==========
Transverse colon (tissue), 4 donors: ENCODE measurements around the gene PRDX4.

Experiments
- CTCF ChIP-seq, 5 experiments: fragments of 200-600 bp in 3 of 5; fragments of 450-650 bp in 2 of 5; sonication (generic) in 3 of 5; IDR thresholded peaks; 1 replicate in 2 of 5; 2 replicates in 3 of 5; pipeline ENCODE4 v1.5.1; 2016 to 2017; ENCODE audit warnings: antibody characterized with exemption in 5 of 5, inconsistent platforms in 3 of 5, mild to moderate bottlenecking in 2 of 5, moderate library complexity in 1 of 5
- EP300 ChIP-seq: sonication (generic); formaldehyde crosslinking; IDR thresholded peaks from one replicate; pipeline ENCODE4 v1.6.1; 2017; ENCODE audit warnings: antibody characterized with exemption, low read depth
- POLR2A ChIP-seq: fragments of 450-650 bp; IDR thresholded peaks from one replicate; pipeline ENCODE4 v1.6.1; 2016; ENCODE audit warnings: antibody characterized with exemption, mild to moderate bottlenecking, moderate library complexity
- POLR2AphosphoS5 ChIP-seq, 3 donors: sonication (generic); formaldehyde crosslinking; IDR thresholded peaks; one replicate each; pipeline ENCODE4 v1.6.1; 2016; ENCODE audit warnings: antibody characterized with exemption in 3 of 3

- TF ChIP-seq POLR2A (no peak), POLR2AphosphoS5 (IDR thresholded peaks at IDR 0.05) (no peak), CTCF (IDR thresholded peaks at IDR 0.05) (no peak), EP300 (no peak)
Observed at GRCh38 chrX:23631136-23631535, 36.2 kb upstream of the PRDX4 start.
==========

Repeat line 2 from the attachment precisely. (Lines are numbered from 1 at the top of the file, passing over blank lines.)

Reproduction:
Experiments